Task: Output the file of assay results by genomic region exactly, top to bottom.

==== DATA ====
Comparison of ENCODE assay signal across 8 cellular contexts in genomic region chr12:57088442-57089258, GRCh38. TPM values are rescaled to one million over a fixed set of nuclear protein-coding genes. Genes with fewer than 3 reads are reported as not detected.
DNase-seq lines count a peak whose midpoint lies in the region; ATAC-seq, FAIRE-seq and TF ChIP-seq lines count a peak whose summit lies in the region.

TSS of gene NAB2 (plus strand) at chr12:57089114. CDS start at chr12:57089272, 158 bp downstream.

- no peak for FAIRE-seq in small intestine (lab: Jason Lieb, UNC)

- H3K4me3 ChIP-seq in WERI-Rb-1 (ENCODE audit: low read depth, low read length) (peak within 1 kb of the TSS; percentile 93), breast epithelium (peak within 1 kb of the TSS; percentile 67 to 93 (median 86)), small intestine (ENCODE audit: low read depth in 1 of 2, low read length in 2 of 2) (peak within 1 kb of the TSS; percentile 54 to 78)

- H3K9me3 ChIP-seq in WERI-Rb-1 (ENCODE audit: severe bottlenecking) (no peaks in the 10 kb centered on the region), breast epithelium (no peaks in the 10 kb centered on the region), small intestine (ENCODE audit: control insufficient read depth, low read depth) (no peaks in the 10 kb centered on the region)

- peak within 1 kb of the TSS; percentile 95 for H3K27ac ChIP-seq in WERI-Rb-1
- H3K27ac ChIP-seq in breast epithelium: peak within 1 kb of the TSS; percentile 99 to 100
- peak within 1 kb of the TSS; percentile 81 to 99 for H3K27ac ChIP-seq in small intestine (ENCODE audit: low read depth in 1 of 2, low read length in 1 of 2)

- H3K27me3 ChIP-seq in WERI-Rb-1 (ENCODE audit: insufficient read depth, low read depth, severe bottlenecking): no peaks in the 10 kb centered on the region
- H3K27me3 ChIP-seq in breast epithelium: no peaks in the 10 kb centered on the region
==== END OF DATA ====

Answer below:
Comparison of ENCODE assay signal across 8 cellular contexts in genomic region chr12:57088442-57089258, GRCh38. TPM values are rescaled to one million over a fixed set of nuclear protein-coding genes. Genes with fewer than 3 reads are reported as not detected.
DNase-seq lines count a peak whose midpoint lies in the region; ATAC-seq, FAIRE-seq and TF ChIP-seq lines count a peak whose summit lies in the region.

TSS of gene NAB2 (plus strand) at chr12:57089114. CDS start at chr12:57089272, 158 bp downstream.

- no peak for FAIRE-seq in small intestine (lab: Jason Lieb, UNC)

- H3K4me3 ChIP-seq in WERI-Rb-1 (ENCODE audit: low read depth, low read length) (peak within 1 kb of the TSS; percentile 93), breast epithelium (peak within 1 kb of the TSS; percentile 67 to 93 (median 86)), small intestine (ENCODE audit: low read depth in 1 of 2, low read length in 2 of 2) (peak within 1 kb of the TSS; percentile 54 to 78)

- H3K9me3 ChIP-seq in WERI-Rb-1 (ENCODE audit: severe bottlenecking) (no peaks in the 10 kb centered on the region), breast epithelium (no peaks in the 10 kb centered on the region), small intestine (ENCODE audit: control insufficient read depth, low read depth) (no peaks in the 10 kb centered on the region)

- peak within 1 kb of the TSS; percentile 95 for H3K27ac ChIP-seq in WERI-Rb-1
- H3K27ac ChIP-seq in breast epithelium: peak within 1 kb of the TSS; percentile 99 to 100
- peak within 1 kb of the TSS; percentile 81 to 99 for H3K27ac ChIP-seq in small intestine (ENCODE audit: low read depth in 1 of 2, low read length in 1 of 2)

- H3K27me3 ChIP-seq in WERI-Rb-1 (ENCODE audit: insufficient read depth, low read depth, severe bottlenecking): no peaks in the 10 kb centered on the region
- H3K27me3 ChIP-seq in breast epithelium: no peaks in the 10 kb centered on the region